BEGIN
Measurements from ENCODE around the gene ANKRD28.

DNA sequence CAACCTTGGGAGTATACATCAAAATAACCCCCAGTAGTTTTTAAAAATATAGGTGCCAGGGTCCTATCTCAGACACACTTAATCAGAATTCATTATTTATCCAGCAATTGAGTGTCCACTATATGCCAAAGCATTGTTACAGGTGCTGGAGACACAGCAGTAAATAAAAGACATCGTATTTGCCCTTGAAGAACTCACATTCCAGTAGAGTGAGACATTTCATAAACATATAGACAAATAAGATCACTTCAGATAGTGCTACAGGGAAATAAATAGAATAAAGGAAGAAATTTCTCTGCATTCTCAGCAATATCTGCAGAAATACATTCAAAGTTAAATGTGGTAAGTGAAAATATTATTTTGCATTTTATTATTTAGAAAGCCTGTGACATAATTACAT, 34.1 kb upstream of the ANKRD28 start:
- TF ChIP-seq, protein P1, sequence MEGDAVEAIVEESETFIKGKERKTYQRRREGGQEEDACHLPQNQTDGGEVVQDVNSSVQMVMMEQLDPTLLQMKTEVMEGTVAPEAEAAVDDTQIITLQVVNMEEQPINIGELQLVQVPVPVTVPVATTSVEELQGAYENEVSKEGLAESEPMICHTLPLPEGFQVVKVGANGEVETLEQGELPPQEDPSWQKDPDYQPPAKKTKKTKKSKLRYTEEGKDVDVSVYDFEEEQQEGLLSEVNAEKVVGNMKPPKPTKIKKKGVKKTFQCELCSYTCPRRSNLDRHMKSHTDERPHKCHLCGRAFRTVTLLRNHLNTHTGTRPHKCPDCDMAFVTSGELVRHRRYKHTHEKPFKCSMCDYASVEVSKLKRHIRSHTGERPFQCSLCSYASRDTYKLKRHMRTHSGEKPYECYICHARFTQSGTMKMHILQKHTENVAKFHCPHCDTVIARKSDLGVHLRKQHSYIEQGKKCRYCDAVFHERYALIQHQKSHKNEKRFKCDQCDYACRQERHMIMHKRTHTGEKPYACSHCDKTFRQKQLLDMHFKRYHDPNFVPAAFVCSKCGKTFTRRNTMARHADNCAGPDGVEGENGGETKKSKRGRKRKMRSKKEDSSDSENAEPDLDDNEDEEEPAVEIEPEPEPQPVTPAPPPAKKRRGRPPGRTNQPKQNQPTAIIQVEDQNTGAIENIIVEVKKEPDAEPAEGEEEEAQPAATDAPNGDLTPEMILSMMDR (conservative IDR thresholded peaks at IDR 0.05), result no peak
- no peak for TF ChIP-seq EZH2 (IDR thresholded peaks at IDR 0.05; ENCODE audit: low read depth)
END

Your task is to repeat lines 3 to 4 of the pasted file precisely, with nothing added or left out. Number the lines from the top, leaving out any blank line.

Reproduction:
- TF ChIP-seq, protein P1, sequence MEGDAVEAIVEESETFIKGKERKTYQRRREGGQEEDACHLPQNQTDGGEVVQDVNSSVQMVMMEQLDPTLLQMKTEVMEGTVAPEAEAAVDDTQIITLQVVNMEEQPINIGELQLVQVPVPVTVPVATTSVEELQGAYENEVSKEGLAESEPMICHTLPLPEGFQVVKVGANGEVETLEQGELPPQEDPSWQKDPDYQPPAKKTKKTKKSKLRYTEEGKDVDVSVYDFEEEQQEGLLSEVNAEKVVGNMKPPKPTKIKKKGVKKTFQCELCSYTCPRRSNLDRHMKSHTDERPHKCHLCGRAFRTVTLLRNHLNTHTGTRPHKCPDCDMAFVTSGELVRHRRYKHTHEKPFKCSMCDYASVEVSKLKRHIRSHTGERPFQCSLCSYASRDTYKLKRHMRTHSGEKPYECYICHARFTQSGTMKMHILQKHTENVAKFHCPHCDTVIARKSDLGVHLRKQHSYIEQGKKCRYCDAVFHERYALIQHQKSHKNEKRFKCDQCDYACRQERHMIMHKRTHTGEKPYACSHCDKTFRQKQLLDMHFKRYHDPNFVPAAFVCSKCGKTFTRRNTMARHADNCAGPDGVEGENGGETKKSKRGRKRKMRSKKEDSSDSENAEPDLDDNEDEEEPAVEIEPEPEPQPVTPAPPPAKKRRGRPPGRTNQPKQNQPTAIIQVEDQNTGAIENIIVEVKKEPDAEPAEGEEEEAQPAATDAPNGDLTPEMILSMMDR (conservative IDR thresholded peaks at IDR 0.05), result no peak
- no peak for TF ChIP-seq EZH2 (IDR thresholded peaks at IDR 0.05; ENCODE audit: low read depth)